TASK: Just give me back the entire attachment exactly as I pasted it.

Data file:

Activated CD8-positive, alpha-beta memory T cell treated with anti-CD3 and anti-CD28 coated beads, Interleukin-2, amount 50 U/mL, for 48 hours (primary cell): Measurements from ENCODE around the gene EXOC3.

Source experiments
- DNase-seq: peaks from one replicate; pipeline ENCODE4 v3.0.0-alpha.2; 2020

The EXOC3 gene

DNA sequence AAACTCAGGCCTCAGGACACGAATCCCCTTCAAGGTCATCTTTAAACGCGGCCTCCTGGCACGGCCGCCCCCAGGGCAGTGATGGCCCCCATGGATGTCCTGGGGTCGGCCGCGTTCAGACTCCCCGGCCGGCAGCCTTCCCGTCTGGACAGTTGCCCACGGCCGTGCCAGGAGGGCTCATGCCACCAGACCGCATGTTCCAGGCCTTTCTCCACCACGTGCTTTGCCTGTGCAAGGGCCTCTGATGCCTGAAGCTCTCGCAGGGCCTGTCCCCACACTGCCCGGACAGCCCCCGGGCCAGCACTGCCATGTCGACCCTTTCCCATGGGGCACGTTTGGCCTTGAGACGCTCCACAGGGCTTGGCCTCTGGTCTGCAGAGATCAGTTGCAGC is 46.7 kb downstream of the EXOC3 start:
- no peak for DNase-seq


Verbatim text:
Activated CD8-positive, alpha-beta memory T cell treated with anti-CD3 and anti-CD28 coated beads, Interleukin-2, amount 50 U/mL, for 48 hours (primary cell): Measurements from ENCODE around the gene EXOC3.

Source experiments
- DNase-seq: peaks from one replicate; pipeline ENCODE4 v3.0.0-alpha.2; 2020

The EXOC3 gene

DNA sequence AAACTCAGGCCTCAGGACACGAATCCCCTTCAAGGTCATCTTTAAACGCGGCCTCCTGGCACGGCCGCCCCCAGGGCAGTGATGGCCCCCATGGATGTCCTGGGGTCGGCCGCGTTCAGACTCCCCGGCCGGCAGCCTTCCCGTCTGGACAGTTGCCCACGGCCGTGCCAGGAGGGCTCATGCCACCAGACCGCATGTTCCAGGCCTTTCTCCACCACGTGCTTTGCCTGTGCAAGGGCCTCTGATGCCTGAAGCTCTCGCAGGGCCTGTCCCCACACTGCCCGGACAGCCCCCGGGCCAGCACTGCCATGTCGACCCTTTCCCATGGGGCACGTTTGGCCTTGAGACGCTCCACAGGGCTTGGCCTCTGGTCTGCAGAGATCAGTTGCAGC is 46.7 kb downstream of the EXOC3 start:
- no peak for DNase-seq